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Five Common Misconceptions about How Students Learn Today

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There are many myths circulating these days about how students learn or how they perceive and retain various information. Most of these misconceptions are the result of people projecting their own school experiences, however not all of them are applicable to the learning patterns of today’s students.

Here are five of the biggest misconceptions that are related to student learning.

• A quiet classroom with only a teacher talking is the best learning environment.

When students, especially the younger ones, are made to sit still and quiet for extended periods of time, they usually become bored or disengaged. In order to be functional and effective, a classroom does not have to be quiet. The more voices you hear around the room, the more students are participating in the discussion. Some teachers call it “controlled chaos”.

Without doubt, teachers have knowledge to share, but proper learning is more likely to occur when students talk, create, and integrate knowledge into meaningful projects.

• Teaching to students’ interests means making the material easy and unchallenging.

Many teachers today fail to realize just how successful their student could be if they were allowed to apply the material being covered to their own interests. To get the best results, teachers must relate classroom instruction to what students already know.

• All students are comfortable with technology.

Just because they have it, does not mean they know how to use it well. Frequently, the use of technology is limited to googling the information they need or checking their Gmail. The stats here is unmerciful: half of tech-related one-on-one projects that are implemented in schools fail because teachers do not know how to guide their students to use various programs for learning.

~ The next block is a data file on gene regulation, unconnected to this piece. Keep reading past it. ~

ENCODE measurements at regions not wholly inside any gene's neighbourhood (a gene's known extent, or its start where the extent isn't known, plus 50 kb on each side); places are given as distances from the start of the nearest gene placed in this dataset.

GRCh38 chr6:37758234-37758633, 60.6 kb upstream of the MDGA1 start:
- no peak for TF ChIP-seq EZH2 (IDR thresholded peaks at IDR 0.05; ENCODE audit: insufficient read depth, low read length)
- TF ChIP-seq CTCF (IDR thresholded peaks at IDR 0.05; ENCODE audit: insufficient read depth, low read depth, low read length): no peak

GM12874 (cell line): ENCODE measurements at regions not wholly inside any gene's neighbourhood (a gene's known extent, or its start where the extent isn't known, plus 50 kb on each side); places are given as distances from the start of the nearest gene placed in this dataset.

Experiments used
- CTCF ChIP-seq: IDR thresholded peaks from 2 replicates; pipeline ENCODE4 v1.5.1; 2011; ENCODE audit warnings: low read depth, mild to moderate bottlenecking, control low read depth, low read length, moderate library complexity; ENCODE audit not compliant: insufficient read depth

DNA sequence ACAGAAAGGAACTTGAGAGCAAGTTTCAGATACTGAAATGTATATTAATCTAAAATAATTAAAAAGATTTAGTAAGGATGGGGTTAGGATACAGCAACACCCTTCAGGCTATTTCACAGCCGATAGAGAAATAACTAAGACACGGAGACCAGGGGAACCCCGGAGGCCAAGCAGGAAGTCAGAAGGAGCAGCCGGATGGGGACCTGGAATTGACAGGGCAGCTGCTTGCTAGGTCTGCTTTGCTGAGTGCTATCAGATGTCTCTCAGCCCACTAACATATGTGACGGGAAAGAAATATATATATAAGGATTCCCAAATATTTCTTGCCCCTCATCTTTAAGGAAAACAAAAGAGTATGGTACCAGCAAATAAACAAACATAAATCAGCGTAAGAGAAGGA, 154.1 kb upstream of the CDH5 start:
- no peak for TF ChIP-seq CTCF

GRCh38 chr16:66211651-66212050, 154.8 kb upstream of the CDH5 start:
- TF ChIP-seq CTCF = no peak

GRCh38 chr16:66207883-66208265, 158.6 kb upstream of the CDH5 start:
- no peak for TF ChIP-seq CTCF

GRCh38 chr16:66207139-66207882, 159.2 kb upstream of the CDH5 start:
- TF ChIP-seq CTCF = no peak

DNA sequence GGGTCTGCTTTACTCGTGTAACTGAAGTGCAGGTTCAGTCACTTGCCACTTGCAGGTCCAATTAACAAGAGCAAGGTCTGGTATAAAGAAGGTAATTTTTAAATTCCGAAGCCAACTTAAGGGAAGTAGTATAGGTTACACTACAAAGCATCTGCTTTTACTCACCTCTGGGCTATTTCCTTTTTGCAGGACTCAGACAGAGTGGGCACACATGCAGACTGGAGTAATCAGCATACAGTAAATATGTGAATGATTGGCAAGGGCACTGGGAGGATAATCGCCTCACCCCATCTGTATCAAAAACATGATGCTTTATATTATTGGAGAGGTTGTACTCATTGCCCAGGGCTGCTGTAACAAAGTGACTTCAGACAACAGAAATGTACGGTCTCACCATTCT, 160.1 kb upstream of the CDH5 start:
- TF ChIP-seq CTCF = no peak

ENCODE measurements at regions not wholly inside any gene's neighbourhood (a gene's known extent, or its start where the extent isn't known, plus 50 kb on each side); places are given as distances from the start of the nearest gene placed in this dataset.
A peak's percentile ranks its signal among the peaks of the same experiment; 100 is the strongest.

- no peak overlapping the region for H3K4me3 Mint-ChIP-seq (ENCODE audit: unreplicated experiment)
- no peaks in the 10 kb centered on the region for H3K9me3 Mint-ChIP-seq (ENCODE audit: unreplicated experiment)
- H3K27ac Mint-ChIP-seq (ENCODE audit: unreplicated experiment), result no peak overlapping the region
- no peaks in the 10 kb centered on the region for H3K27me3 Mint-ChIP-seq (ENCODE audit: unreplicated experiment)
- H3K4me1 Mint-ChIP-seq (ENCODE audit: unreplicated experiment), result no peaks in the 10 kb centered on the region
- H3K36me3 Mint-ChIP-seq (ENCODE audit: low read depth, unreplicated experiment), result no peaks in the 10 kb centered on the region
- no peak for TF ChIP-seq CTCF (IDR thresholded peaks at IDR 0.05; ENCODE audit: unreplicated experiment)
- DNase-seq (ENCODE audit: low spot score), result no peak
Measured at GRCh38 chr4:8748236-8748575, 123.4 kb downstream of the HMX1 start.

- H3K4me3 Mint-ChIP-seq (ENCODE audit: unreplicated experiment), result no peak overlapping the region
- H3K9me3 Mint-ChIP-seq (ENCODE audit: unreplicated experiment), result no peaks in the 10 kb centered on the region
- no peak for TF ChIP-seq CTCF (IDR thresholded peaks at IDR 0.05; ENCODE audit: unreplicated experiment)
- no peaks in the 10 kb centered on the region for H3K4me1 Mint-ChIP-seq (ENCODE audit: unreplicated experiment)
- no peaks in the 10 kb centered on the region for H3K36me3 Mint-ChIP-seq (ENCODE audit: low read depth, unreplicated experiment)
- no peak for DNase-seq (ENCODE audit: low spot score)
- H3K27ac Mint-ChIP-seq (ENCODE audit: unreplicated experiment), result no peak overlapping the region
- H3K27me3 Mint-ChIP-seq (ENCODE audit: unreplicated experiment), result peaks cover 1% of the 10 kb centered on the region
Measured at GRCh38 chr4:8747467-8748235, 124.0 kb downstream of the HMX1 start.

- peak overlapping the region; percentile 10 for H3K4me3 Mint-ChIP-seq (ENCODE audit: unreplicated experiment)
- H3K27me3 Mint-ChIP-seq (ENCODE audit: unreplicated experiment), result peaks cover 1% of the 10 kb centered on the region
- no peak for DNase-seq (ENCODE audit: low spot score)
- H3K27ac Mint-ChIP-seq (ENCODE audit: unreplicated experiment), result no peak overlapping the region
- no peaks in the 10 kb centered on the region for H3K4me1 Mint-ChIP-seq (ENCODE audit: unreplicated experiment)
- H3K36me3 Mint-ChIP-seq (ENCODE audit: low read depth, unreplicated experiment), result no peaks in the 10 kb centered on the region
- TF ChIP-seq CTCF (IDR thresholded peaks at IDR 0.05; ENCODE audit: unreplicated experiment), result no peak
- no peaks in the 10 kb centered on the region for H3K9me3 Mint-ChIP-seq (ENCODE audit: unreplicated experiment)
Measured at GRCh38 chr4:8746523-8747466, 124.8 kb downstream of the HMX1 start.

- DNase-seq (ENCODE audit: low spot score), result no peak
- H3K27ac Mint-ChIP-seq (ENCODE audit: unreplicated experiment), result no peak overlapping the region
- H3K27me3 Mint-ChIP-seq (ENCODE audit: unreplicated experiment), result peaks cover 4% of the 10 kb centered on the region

• Talking about a particular topic for a long time will be enough for students to understand it.

Many teachers mistakenly believe that if they dwell on a particular topic for a long enough time, their students will eventually be able to make sense of it. Unfortunately, this is rarely the truth. The majority of students cannot fully understand a concept unless it is reinforced with some type of classroom activity that is personalized to students’ interests. Students need to be provided with the opportunity to draw conclusions on their own and discover personal meanings to master the content.

• Traditional schooling prepares students for life.

No, it does not. Sitting comfortably through lectures, learning from a book, taking standardized tests and writing numerous essays has nothing to do with the real-world situations. Instead, students are made to believe this is what they are expected to do once they get a job and when it happens they are forced to learn how to manage their time wisely, how to collaborate with others, how to meet deadlines etc. Almost any job will require them communicate, collaborate, create and evaluate information using each other’s help and the help of technology. Unfortunately, traditional schools pay very little attention to honing these skills.

Teachers and educational experts all over the world need to except the fact that today’s generation of students is very much different from what their predecessors used to be and thus require different approaches and teaching strategies.

 

 

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